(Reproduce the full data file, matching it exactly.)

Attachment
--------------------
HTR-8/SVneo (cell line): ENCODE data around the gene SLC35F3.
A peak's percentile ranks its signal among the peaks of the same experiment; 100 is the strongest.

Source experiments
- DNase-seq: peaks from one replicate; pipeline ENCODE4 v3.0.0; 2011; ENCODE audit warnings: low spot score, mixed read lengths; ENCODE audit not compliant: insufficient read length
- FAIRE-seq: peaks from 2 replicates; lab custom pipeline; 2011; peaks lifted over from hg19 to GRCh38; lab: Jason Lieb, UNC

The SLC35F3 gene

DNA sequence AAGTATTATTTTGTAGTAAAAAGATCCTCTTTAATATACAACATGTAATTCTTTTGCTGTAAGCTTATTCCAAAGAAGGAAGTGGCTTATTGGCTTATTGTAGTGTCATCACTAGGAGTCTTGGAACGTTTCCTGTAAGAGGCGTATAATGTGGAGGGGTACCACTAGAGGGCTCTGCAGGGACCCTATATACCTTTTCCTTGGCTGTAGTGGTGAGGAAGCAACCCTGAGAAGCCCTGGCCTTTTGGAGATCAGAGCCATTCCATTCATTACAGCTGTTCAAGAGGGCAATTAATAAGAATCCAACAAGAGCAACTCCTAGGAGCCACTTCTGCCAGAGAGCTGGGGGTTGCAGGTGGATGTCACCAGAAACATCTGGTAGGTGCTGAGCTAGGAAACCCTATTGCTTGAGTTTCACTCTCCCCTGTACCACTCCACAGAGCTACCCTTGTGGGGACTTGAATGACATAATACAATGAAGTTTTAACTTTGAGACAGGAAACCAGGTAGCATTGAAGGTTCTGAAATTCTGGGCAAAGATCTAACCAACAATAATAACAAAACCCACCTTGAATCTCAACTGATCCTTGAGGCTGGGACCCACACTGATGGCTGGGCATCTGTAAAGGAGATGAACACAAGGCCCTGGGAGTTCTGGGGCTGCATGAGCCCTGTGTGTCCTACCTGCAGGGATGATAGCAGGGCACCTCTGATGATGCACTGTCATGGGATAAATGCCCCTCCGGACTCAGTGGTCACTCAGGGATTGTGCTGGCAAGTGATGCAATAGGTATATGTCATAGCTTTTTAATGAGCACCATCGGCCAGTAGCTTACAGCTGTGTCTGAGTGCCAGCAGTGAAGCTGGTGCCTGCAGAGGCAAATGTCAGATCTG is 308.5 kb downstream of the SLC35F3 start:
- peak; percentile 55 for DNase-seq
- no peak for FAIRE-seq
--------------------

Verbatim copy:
HTR-8/SVneo (cell line): ENCODE data around the gene SLC35F3.
A peak's percentile ranks its signal among the peaks of the same experiment; 100 is the strongest.

Source experiments
- DNase-seq: peaks from one replicate; pipeline ENCODE4 v3.0.0; 2011; ENCODE audit warnings: low spot score, mixed read lengths; ENCODE audit not compliant: insufficient read length
- FAIRE-seq: peaks from 2 replicates; lab custom pipeline; 2011; peaks lifted over from hg19 to GRCh38; lab: Jason Lieb, UNC

The SLC35F3 gene

DNA sequence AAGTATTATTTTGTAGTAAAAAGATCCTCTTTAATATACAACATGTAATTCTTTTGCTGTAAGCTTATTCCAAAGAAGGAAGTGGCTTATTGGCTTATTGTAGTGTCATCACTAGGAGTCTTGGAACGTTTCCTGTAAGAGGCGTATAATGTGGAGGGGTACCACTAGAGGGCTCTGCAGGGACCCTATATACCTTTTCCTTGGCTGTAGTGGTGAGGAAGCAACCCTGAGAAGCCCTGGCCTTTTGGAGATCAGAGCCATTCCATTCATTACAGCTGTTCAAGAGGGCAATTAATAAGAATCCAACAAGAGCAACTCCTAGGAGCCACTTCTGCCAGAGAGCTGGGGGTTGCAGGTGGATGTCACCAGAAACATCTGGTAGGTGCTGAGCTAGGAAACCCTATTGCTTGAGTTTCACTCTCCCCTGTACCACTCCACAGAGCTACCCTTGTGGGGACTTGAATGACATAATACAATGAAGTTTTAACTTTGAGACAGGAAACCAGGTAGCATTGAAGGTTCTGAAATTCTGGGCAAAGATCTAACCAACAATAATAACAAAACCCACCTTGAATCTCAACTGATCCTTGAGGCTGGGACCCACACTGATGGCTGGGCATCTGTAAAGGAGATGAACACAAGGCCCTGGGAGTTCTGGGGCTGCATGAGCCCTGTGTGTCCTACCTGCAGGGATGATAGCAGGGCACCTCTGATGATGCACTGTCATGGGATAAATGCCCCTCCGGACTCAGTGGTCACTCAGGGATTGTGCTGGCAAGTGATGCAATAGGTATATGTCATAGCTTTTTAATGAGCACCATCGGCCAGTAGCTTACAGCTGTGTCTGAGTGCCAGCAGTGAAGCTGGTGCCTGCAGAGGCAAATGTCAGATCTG is 308.5 kb downstream of the SLC35F3 start:
- peak; percentile 55 for DNase-seq
- no peak for FAIRE-seq